EAS alumna Deborah Chung transferred to Caltech from Wellesley College seeking richer opportunities to study math and science. In June 1973, she became one of the first women to earn undergraduate degrees at Caltech.  She is the inventor of smart concrete, a material in which short carbon fibers are added to concrete so that stress and deformation can be easily detected even before cracks appear. "A broad-based education, that's what Caltech gave me—basic science and engineering," Chung recalls. "With that under my belt, I was able to learn things on my own. I never took any concrete or cement course in my life, never mixed cement in my life. In fact, in my studies, I was more toward the electrical side. Concrete was something totally out of my realm. But, somehow, I married the electrical side with the concrete, and that led to smart concrete. The broadness of the education laid the foundation so that I could really jump across disciplinary boundaries. Most innovations nowadays are really the marriage of two different things that reside in two different disciplines." [Caltech story]

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Winding Back the Clock


Electrical Engineering alumnus Osman Kibar (BS ’93) wants to turn back time. His business, Samumed, makes drug therapies that may reboot the body’s capacity to renew damaged or diseased tissue. If these efforts pay off in full, society will see cures for everything from baldness to cancer. “Caltech showed me that there’s no reason to put arbitrary boundaries between different fields, whether it be science or business,” he says. “If you’re trying to solve a problem, you go at it with everything you’ve got—what you’ve learned in every other field.” [Breakthrough story]

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In Grueling Combat, The Riveters Emerge Victorious


This year's ME 72 design competition consisted of fleets of robot tanks built by undergraduate students climbing hills, capturing bases, and shooting each other with foam balls in an epic series of battles on the Caltech Beckman Mall. After 20 rounds of battle, the Riveters—Mohar Chatterjee, Caroline Paules, Diandra Almasco, and Hannah Chen, who dubbed their team in honor of Rosie the Riveter—emerged victorious, having never lost a single match. They utilized a track-wheeled tank design topped by flywheel-based cannons, and relied on a consistent and effective strategy of capturing two key bases quickly and holding onto them for the remainder of the match. Though the Riveters were the only all-female team, women actually outnumbered men in this year's ME 72 course for the first time in its 33-year history. [Caltech story]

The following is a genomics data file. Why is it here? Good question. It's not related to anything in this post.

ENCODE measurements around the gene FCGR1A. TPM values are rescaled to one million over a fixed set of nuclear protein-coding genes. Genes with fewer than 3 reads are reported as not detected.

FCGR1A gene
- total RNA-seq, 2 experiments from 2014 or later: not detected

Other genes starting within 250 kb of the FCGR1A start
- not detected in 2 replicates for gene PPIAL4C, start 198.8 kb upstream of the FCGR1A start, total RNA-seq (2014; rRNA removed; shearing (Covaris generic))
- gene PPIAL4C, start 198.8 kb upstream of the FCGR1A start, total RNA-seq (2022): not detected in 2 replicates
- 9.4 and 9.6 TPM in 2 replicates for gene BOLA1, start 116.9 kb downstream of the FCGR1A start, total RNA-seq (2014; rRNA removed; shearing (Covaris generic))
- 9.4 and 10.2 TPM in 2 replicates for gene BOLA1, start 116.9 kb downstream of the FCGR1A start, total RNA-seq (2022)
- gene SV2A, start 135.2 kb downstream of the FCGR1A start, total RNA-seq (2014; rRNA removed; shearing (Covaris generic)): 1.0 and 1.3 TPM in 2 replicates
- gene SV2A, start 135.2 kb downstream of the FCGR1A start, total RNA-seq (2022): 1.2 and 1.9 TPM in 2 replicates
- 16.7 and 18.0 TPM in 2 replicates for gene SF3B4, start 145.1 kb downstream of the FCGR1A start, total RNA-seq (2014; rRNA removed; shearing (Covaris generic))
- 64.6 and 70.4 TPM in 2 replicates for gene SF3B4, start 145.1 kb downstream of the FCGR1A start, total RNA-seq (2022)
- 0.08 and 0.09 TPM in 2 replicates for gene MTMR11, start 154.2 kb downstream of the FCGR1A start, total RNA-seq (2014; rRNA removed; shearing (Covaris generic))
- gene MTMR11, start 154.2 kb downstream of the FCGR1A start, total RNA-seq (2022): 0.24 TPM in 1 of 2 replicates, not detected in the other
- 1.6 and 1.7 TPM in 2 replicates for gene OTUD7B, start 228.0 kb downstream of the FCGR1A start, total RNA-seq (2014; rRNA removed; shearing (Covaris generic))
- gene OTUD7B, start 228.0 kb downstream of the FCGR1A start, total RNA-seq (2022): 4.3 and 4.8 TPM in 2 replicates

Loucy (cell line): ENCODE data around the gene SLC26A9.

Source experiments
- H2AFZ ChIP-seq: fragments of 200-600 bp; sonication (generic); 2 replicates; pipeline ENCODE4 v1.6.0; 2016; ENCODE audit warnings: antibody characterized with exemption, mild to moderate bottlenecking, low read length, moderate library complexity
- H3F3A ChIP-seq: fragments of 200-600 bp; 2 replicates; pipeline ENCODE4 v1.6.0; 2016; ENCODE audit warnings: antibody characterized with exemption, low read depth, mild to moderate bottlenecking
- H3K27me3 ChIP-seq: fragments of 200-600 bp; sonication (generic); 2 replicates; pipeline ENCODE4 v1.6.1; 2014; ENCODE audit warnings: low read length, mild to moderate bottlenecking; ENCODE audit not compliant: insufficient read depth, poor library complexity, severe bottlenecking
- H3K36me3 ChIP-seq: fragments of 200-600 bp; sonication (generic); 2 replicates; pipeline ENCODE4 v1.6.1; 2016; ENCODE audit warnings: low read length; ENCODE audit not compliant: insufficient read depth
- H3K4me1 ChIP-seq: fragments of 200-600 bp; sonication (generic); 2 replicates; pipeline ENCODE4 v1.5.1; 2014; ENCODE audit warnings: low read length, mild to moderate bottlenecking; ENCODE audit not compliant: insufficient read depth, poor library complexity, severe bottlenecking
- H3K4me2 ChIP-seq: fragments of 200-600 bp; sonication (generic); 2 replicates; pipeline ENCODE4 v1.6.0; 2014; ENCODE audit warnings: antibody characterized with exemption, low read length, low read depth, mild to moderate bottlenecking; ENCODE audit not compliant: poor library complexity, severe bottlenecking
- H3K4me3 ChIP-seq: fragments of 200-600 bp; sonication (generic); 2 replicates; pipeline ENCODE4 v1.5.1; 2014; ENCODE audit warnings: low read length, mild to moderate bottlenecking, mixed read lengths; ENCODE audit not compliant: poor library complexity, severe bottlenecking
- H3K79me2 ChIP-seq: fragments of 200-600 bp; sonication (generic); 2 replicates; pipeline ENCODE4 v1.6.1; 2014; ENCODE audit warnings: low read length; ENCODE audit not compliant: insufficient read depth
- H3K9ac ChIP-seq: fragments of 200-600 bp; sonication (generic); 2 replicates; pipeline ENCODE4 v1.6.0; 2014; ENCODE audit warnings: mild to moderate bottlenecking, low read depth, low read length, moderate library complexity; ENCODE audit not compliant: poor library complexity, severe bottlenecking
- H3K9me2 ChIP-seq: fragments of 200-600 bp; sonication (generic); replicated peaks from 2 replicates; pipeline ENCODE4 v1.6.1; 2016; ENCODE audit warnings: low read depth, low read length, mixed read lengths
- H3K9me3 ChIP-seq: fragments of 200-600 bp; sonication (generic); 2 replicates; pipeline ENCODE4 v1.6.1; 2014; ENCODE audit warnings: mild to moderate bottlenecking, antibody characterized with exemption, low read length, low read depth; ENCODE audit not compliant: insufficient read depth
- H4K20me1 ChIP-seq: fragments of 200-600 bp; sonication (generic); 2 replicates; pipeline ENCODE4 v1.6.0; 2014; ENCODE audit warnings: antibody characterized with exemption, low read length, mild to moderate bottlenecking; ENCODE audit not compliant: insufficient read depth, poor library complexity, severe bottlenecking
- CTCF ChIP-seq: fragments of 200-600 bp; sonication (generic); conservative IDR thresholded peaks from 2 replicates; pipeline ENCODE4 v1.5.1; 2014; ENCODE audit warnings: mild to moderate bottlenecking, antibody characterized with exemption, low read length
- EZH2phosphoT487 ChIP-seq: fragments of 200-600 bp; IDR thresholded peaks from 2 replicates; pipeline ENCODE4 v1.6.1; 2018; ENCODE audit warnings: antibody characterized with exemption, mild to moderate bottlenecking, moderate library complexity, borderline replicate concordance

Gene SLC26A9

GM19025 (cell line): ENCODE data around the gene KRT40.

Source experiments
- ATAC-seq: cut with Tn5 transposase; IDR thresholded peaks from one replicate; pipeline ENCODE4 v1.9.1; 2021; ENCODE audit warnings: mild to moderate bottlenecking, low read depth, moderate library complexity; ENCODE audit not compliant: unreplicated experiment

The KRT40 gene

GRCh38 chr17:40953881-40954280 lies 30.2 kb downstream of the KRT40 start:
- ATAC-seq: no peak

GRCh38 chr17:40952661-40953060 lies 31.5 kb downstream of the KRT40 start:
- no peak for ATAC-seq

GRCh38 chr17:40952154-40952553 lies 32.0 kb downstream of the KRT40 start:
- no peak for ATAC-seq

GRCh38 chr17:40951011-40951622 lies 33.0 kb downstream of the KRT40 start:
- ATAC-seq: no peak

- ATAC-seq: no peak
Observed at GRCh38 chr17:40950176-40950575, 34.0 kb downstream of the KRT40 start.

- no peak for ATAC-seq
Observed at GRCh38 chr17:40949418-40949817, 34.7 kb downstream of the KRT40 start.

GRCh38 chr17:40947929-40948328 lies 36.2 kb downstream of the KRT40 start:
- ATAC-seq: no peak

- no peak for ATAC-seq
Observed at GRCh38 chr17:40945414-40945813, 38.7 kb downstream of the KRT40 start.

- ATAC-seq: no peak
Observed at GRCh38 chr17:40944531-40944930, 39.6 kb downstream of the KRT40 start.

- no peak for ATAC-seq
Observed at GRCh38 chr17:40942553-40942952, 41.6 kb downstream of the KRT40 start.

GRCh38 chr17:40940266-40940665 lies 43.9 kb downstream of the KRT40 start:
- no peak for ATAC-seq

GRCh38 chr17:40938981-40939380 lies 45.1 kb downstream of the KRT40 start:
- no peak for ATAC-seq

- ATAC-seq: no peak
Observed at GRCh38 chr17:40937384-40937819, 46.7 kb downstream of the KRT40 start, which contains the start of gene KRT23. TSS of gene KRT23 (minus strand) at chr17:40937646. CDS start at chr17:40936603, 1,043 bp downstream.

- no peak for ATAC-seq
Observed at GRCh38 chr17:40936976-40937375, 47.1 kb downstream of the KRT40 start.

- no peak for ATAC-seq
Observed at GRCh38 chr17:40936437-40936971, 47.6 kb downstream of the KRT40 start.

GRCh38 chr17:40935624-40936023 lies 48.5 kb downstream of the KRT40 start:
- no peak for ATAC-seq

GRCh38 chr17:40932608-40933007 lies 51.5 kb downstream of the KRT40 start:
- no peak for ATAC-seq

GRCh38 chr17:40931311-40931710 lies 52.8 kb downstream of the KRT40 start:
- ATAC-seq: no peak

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Build I.T. and They Will Come


When Adam Wierman joined Caltech’s faculty in 2007, he set out to find a new challenge. “I wanted to do something about a problem of fundamental importance,” he says. “Climate is the problem.” To help clean up computing, he decided to design new algorithms for the management of data centers, communication networks, and our power grid. He hoped to find ways to improve the energy efficiency of I.T. infrastructure. But these efforts lead to Jevons paradox—a variation of “If you build it, they will come.” Economist William Jevons wrote in 1865, “It is wholly a confusion of ideas to suppose that the economical use of fuel is equivalent to a diminished consumption.” In other words, as people like Wierman make computing and the grid more efficient, we use more, out-spending the savings. [Breakthrough story]

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Gift Enables Transformative Advances in Health Care


The Heritage Medical Research Institute (HMRI), a nonprofit founded by physician and Caltech trustee Richard Merkin, has extended its partnership with Caltech for a minimum of three more years. “I firmly believe that one person can change the world. Imagine what nine, focused HMRI investigators can do for understanding, diagnosing, and treating diseases,” says Merkin, who has served on the Caltech Board of Trustees since 2007. Caltech’s current HMRI investigators include EAS Professors Hyuck Choo, and Azita Emami. [Breakthrough story]

Tags: EE MedE Hyuck Choo Azita Emami Richard Merkin